This investigative case module was prepared as part of a BioQUEST faculty development workshop entitled PRISM Workshop: Implementing Investigative Case-Based Learning at Center for Science Education in June 2003. The cases, resources, and implementation strategies were developed by participants for use with their own students. We invite you to adopt and adapt the following materials.

The BioQUEST Curriculum Consortium is committed to the reform of undergraduate biology instruction through an emphasis on engaging students in realistic scientific practices. This approach is sometimes characterized as an inquiry driven approach and is captured in BioQUEST's three P's (problem-posing, problem-solving, and peer-persuasion). As part of this workshop groups of faculty were encouraged to initiate innovative curricular projects. We are sharing these works in progress in the hope that they will stimulate further exploration, collaboration and development. Please see the following links for additional information:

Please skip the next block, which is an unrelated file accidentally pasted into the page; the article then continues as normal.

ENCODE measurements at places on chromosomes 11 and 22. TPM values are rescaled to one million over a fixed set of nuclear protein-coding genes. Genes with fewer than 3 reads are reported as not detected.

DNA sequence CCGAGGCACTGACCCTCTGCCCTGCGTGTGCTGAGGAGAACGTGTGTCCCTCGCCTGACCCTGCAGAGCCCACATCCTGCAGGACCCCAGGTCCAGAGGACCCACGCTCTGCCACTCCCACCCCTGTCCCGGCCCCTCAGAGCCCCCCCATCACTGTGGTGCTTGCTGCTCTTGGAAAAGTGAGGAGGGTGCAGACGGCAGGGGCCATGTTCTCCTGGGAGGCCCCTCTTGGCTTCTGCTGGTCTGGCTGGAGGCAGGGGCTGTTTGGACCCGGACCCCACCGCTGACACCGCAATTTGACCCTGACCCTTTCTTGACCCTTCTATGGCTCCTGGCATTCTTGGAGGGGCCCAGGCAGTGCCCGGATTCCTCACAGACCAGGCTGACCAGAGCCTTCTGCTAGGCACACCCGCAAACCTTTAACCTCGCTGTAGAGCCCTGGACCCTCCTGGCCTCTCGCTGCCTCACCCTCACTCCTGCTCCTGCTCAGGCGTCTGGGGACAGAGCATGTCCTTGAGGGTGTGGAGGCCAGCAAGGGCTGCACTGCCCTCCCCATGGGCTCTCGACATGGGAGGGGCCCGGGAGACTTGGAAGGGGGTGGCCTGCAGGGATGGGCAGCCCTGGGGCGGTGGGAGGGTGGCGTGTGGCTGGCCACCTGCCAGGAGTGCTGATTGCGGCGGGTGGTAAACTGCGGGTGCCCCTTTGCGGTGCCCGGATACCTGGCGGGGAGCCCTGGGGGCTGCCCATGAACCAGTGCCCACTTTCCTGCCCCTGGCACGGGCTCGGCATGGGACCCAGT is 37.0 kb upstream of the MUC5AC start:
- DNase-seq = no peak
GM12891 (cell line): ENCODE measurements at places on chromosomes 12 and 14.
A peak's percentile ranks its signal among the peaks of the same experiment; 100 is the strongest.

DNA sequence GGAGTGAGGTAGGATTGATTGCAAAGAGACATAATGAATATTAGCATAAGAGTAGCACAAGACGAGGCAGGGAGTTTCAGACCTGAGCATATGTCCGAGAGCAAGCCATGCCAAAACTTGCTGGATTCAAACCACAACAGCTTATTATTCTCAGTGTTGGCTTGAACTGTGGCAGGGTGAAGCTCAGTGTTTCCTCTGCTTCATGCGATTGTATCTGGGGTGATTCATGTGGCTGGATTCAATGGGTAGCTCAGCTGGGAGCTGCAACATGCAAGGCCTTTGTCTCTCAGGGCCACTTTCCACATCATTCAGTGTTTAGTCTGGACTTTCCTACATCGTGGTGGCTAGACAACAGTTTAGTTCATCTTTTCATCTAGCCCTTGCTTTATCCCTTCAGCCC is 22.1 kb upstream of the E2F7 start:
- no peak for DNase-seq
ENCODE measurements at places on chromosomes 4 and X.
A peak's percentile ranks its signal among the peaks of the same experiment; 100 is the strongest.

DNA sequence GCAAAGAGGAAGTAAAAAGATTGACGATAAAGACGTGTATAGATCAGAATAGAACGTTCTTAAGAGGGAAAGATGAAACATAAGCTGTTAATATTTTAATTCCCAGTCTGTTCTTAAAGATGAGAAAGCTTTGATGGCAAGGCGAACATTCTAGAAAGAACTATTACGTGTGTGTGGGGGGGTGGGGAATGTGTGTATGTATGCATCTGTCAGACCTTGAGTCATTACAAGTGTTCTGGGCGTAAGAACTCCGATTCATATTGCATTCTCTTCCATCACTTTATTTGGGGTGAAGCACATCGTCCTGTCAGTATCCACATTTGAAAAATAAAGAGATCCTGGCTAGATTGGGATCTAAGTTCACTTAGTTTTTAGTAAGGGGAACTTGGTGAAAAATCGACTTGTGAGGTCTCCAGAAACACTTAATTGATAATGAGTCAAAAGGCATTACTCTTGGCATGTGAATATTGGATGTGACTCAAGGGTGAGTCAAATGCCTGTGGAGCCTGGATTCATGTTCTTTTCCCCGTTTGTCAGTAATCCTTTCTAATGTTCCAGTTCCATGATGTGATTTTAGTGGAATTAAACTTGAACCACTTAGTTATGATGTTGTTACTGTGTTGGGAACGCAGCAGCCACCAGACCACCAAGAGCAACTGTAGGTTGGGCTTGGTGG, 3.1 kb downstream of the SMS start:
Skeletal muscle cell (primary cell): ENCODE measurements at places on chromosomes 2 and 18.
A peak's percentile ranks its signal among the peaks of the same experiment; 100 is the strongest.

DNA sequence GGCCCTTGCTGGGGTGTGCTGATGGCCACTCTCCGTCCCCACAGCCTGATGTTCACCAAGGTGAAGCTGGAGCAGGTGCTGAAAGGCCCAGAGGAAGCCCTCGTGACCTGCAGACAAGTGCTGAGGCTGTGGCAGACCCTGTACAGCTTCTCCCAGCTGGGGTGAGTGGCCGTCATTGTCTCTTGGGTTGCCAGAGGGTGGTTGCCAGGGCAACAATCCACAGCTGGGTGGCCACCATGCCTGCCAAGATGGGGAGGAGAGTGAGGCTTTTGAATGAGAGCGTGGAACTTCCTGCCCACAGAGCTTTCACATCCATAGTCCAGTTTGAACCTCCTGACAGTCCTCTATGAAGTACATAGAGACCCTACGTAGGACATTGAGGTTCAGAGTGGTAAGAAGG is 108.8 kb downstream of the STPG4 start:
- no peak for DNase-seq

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Investigative Cases
   
The Case: Metal Mania

Session One


Page 1
As Brian walks home from basketball practice, he sees his friend Alex walking towards his direction. Alex is pushing a shopping cart loaded with what appears to be metal scraps.

Brian calls to Alex and asks him where he is going. Alex tells Brian that he is taking this metal to a warehouse and he is getting paid over $100. Brian decides to walk with Alex not believing that his friend would get so much money for this junk.

Once at Acme Cleaning Inc., they walk to the back of the warehouse where Alex completes his transaction and gets ready to leave. Brian notices brown gas coming out of huge troughs lined along one side of the room, apparently under fume hoods. As they were leaving, Brian also noted a brown haze around the building. He overhears close-by residents complaining about the fumes and smell coming from the site.

Page 2
Later that night Brian is listening to the news for his civics class. He tunes in just in time to hear. "…and now here are the latest precious metal market values! …"

Au......$368.00 / oz